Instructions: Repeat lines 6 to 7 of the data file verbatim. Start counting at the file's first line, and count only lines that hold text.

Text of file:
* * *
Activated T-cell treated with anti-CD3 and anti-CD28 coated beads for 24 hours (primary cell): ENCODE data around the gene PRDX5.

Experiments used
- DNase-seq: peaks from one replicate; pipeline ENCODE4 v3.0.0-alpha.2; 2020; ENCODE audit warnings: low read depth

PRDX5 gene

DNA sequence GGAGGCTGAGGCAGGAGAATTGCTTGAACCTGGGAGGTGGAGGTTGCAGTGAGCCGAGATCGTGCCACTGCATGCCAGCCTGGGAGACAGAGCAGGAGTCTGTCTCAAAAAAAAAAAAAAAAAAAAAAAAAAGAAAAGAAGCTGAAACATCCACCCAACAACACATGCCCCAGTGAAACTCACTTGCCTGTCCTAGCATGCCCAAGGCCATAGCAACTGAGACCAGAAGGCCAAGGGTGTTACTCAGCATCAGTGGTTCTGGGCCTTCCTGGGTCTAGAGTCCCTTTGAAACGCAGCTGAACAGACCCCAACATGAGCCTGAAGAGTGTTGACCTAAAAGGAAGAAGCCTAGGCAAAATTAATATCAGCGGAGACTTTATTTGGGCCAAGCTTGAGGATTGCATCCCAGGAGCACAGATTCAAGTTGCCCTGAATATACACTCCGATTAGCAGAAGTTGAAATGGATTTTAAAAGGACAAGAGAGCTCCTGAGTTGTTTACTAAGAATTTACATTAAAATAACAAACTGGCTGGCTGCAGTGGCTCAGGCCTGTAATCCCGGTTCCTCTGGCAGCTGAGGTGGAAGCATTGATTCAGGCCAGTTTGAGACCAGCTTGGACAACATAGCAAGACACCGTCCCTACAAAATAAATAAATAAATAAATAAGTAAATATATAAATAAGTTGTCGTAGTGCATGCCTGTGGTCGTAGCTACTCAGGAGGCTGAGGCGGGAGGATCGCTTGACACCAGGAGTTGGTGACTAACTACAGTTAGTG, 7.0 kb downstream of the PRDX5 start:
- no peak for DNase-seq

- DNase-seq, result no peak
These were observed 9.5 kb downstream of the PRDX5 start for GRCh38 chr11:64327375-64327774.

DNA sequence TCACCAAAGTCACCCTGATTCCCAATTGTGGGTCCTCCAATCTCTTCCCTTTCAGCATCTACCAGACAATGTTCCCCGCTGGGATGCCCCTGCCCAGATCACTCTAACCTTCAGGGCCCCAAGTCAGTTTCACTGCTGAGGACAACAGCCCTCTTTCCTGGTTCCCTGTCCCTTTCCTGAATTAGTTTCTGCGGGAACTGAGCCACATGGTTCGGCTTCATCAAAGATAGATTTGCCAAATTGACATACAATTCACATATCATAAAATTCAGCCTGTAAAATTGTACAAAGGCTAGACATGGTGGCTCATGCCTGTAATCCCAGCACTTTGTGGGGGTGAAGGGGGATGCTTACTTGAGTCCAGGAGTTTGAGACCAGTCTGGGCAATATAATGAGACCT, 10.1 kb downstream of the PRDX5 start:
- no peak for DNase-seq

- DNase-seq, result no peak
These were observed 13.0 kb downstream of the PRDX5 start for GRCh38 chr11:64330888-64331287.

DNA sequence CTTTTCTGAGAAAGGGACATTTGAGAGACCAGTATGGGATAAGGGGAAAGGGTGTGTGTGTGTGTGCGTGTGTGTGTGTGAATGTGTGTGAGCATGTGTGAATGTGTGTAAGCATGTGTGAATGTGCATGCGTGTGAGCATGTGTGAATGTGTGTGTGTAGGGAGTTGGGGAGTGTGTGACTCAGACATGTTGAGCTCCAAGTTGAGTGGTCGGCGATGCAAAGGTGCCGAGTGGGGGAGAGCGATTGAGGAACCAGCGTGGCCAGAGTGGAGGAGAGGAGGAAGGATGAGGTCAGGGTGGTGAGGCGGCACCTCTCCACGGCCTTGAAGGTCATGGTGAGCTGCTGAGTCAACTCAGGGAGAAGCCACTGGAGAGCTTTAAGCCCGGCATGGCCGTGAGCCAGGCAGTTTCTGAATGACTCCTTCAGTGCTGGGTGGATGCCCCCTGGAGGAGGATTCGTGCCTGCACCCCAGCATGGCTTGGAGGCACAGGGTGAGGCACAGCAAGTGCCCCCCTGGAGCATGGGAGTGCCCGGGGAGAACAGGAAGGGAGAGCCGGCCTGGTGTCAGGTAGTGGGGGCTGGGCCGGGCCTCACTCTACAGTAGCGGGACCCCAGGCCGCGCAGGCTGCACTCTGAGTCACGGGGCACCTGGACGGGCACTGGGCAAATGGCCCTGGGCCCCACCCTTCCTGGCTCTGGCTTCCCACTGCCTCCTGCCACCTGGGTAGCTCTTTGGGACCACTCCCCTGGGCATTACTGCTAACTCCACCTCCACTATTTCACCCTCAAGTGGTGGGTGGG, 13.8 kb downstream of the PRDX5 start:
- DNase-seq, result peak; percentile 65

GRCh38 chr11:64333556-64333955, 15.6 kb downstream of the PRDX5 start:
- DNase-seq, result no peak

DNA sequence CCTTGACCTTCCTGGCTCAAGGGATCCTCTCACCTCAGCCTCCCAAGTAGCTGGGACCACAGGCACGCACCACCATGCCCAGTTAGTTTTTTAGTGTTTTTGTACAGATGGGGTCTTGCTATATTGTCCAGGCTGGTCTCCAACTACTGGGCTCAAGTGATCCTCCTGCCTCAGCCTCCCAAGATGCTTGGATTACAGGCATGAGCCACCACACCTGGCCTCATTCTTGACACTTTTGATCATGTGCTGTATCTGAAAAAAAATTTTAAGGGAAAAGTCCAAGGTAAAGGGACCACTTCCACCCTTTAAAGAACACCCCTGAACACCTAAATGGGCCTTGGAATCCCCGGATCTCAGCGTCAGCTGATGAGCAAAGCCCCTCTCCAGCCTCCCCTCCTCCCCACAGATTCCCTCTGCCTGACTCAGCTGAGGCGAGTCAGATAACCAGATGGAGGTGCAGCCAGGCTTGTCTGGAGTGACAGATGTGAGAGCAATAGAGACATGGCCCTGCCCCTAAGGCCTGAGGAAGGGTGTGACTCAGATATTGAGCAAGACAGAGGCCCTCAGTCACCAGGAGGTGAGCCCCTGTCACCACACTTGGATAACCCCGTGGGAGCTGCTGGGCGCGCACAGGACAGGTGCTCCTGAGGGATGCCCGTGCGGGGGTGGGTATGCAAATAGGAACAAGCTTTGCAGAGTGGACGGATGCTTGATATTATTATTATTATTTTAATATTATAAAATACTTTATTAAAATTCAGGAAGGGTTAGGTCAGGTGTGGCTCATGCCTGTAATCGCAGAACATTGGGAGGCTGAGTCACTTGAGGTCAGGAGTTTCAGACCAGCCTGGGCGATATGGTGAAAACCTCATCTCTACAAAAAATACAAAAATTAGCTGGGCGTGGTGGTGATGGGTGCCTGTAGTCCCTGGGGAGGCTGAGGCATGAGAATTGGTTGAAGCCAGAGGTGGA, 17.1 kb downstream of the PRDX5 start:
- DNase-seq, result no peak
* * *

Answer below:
- no peak for DNase-seq

- DNase-seq, result no peak